A study addressing professionals' perceptions of the impact of chronic illness in the classroom concluded that although overall school professional have positive attitudes about children with chronic health conditions in the classroom, concerns about specific diseases continue to exist. Educators had concerns regarding classroom risk and death disproportionate to the clinical risk of specific conditions. Health professionals can assist by providing educators with appropriate information about the risk and functional impact of childhood chronic conditions.[4]

Principals who have successfully led their schools in inclusion have found the following strategies to be successful:[5]

  • Special education teachers should be available to provide assistance and support during each grade's literacy block (the time devoted to reading, language arts, and math instruction).
  • Encourage regular and special educators to take turns preparing and teaching lessons that include follow-up activities that appeal to two or three different learning styles or intelligences.
  • Set up a special "learning center" that special-needs students can go to for extra help or whenever they are feeling overwhelmed by an assignment or a project.
  • A special educator always should be present if the number of special students in a regular education setting exceeds one-fourth of the class population.


Serving students with disabilities in regular non-special education classrooms is a concern that cuts across the goals of many Federal agencies. In addition to Healthy People 2010 objectives, the 1997 Amendments to the Individuals with Disabilities Education Act state that "to the maximum extent appropriate, children and youth with disabilities, including children in public or private institutions or other care facilities, are educated with children who are not disabled."[6] Federal Programs known as No Child Left Behind delineate the expectation that progress will be measured for all students, including those with special education needs.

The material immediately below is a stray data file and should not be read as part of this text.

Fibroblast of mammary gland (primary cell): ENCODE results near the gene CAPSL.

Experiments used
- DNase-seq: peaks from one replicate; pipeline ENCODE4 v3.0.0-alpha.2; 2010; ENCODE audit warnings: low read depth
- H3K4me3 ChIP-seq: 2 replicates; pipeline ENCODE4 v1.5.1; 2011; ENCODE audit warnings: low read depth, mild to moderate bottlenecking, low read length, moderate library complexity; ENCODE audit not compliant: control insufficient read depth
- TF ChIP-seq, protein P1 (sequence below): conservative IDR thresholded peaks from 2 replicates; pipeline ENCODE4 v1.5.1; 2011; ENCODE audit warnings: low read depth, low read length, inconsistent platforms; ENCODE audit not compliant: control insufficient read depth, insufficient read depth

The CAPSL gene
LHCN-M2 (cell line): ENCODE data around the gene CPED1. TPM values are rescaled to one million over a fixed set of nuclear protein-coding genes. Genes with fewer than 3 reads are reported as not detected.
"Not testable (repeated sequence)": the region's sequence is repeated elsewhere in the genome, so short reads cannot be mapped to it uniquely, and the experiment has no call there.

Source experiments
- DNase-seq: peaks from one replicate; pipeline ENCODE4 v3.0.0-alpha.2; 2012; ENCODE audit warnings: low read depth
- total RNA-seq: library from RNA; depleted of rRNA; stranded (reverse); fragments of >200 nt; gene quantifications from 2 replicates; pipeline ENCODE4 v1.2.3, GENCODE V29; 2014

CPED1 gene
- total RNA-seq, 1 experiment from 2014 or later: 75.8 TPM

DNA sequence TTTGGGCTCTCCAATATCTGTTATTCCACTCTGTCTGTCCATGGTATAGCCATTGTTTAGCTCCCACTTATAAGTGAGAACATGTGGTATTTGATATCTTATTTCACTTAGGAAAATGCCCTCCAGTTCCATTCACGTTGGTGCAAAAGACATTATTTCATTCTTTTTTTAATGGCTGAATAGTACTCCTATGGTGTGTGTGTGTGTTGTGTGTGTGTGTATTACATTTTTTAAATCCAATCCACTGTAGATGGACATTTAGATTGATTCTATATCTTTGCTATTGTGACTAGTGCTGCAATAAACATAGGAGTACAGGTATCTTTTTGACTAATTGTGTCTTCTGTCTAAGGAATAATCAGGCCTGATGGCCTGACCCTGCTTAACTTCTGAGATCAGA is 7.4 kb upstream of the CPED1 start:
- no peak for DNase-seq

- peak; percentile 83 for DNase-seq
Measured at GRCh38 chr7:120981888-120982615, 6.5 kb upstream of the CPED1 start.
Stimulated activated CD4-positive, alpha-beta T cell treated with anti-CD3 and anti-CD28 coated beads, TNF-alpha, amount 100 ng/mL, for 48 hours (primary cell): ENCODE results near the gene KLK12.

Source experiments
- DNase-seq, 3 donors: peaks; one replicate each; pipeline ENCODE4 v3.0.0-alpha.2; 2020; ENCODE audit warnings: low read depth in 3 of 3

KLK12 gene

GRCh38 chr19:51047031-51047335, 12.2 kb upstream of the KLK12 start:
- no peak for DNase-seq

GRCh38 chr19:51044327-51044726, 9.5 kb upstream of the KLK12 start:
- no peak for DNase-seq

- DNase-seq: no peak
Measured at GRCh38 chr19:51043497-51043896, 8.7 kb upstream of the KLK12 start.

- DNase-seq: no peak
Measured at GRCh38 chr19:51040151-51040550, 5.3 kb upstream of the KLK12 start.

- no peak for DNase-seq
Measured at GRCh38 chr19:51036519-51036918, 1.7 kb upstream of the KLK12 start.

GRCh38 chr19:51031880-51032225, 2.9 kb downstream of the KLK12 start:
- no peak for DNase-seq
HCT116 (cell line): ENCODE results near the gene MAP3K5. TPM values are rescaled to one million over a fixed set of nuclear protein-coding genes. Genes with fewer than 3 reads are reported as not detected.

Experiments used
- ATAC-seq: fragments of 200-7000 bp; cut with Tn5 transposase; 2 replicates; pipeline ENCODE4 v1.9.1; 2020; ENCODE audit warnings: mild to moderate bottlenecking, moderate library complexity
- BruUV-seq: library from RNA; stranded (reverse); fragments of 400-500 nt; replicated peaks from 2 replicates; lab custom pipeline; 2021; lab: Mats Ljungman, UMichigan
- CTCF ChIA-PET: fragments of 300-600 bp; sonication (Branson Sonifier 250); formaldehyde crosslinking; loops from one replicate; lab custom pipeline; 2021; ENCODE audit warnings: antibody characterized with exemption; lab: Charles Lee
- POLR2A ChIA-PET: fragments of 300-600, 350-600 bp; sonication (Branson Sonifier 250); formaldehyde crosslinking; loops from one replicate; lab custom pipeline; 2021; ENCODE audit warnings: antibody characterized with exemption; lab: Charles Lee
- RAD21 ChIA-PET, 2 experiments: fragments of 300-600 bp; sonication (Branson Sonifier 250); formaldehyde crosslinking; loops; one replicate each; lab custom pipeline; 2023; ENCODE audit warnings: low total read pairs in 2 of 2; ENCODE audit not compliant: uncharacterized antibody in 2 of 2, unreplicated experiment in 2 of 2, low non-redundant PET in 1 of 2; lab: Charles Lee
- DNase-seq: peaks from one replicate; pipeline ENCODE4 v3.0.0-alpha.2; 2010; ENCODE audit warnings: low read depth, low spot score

There are communities in the state who successfully include students with disabilities in the regular education classroom (suburban and small districts in Greater Minnesota).

School districts throughout the state are currently experiencing fiscal constraints. It seems unlikely that educating most students with disabilities in inclusive settings would necessarily have a negative fiscal impact on districts. However, some students may require enhanced supports to remain in regular education setting. The impact of fiscal constraints on children who need additional supports is as yet unclear.

1. Minnesota Department of Education. "A Focused Analysis of Instructional Setting, Performance on Statewide Assessments, and Graduation and Dropout Rates in Minnesota's Special Education Programs". January 2003.
2. United States Department of Education, Office of Special Education Programs. Data Analysis System (DANS). OSEP Memo Rank Order 618 Data. Updated as of August 30, 2002.
3. Minnesota Department of Education. "A Focused Analysis of Instructional Setting, Performance on Statewide Assessments, and Graduation and Dropout Rates in Minnesota's Special Education Programs". January 2003.
4. Olson, A., Seidler, A., Goodman, D., Gaelic, S., Nordgren, R., "School Professionals' Perceptions About the Impact of Chronic Illness in the Classroom". Archives of Pediatric and Adolescent Medicine. 2004; 158: 53-58.
5. Hopkins, G. Education World. 1/27/2004. Accessed 6/30/2004.
6. United States Department of Health and Human Services. Healthy People 2010.